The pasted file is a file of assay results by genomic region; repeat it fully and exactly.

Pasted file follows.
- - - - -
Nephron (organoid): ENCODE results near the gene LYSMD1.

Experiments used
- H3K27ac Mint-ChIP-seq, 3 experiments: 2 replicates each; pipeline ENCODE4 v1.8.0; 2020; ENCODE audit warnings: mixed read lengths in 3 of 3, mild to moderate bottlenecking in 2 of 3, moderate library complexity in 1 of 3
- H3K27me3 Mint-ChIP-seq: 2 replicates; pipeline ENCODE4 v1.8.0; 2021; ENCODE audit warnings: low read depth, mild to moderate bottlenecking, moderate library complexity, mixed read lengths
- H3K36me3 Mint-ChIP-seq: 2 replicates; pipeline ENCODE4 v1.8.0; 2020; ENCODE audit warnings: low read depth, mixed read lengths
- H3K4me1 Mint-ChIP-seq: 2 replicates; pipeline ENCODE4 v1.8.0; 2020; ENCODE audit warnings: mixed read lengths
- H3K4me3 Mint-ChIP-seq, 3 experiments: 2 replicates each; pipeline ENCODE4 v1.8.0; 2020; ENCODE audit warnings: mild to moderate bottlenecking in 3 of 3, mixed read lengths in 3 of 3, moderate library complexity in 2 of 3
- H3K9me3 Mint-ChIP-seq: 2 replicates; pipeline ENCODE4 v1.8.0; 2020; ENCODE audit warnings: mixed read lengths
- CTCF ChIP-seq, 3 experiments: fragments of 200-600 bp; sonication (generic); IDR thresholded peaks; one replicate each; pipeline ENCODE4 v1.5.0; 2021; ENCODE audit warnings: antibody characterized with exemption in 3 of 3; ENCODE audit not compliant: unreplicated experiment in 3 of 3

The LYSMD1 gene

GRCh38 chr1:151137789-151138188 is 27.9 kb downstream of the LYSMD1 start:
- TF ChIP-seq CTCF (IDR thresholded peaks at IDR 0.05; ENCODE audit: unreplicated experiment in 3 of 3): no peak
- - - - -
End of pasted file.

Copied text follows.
Nephron (organoid): ENCODE results near the gene LYSMD1.

Experiments used
- H3K27ac Mint-ChIP-seq, 3 experiments: 2 replicates each; pipeline ENCODE4 v1.8.0; 2020; ENCODE audit warnings: mixed read lengths in 3 of 3, mild to moderate bottlenecking in 2 of 3, moderate library complexity in 1 of 3
- H3K27me3 Mint-ChIP-seq: 2 replicates; pipeline ENCODE4 v1.8.0; 2021; ENCODE audit warnings: low read depth, mild to moderate bottlenecking, moderate library complexity, mixed read lengths
- H3K36me3 Mint-ChIP-seq: 2 replicates; pipeline ENCODE4 v1.8.0; 2020; ENCODE audit warnings: low read depth, mixed read lengths
- H3K4me1 Mint-ChIP-seq: 2 replicates; pipeline ENCODE4 v1.8.0; 2020; ENCODE audit warnings: mixed read lengths
- H3K4me3 Mint-ChIP-seq, 3 experiments: 2 replicates each; pipeline ENCODE4 v1.8.0; 2020; ENCODE audit warnings: mild to moderate bottlenecking in 3 of 3, mixed read lengths in 3 of 3, moderate library complexity in 2 of 3
- H3K9me3 Mint-ChIP-seq: 2 replicates; pipeline ENCODE4 v1.8.0; 2020; ENCODE audit warnings: mixed read lengths
- CTCF ChIP-seq, 3 experiments: fragments of 200-600 bp; sonication (generic); IDR thresholded peaks; one replicate each; pipeline ENCODE4 v1.5.0; 2021; ENCODE audit warnings: antibody characterized with exemption in 3 of 3; ENCODE audit not compliant: unreplicated experiment in 3 of 3

The LYSMD1 gene

GRCh38 chr1:151137789-151138188 is 27.9 kb downstream of the LYSMD1 start:
- TF ChIP-seq CTCF (IDR thresholded peaks at IDR 0.05; ENCODE audit: unreplicated experiment in 3 of 3): no peak